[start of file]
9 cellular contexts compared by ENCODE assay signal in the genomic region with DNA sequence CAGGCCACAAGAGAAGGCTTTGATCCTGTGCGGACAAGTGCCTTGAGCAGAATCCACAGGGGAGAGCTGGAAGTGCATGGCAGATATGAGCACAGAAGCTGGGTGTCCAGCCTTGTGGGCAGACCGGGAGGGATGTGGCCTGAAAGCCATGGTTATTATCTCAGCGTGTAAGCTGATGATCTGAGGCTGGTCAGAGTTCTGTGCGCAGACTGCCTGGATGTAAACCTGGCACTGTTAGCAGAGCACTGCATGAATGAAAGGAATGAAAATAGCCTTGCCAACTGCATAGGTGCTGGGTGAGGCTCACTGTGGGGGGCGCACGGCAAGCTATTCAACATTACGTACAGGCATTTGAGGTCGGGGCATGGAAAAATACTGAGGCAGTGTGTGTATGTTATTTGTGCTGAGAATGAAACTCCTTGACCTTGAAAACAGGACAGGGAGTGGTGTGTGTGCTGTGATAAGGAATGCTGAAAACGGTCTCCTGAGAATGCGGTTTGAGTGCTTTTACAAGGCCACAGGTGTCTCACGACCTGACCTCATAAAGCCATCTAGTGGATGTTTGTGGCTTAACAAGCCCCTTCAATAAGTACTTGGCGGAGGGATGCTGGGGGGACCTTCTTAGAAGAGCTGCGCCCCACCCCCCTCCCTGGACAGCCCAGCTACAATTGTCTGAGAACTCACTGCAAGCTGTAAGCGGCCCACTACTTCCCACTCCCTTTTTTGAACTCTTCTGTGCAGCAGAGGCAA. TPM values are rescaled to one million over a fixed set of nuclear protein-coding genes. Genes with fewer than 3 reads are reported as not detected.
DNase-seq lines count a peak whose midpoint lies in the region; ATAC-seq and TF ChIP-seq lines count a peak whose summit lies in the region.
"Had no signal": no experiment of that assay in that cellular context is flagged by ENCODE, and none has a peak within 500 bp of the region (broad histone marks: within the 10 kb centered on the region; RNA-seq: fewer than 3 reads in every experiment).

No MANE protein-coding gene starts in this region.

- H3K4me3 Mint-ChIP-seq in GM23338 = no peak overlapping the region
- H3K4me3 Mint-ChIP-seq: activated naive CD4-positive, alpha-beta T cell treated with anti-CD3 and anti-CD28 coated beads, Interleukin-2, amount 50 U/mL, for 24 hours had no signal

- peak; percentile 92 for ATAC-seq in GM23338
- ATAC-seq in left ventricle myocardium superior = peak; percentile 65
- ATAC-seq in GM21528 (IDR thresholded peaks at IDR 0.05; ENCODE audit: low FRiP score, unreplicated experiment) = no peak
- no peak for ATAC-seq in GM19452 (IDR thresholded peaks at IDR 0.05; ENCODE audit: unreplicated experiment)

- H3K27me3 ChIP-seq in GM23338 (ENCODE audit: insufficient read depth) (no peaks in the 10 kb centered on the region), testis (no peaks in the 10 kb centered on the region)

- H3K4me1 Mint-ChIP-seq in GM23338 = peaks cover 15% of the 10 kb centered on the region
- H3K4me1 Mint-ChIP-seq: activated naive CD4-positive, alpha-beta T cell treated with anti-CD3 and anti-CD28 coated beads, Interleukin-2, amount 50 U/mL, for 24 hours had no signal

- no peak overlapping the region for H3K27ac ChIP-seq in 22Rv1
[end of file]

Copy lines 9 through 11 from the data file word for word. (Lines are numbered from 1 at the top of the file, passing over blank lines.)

- ATAC-seq in GM21528 (IDR thresholded peaks at IDR 0.05; ENCODE audit: low FRiP score, unreplicated experiment) = no peak
- no peak for ATAC-seq in GM19452 (IDR thresholded peaks at IDR 0.05; ENCODE audit: unreplicated experiment)

- H3K27me3 ChIP-seq in GM23338 (ENCODE audit: insufficient read depth) (no peaks in the 10 kb centered on the region), testis (no peaks in the 10 kb centered on the region)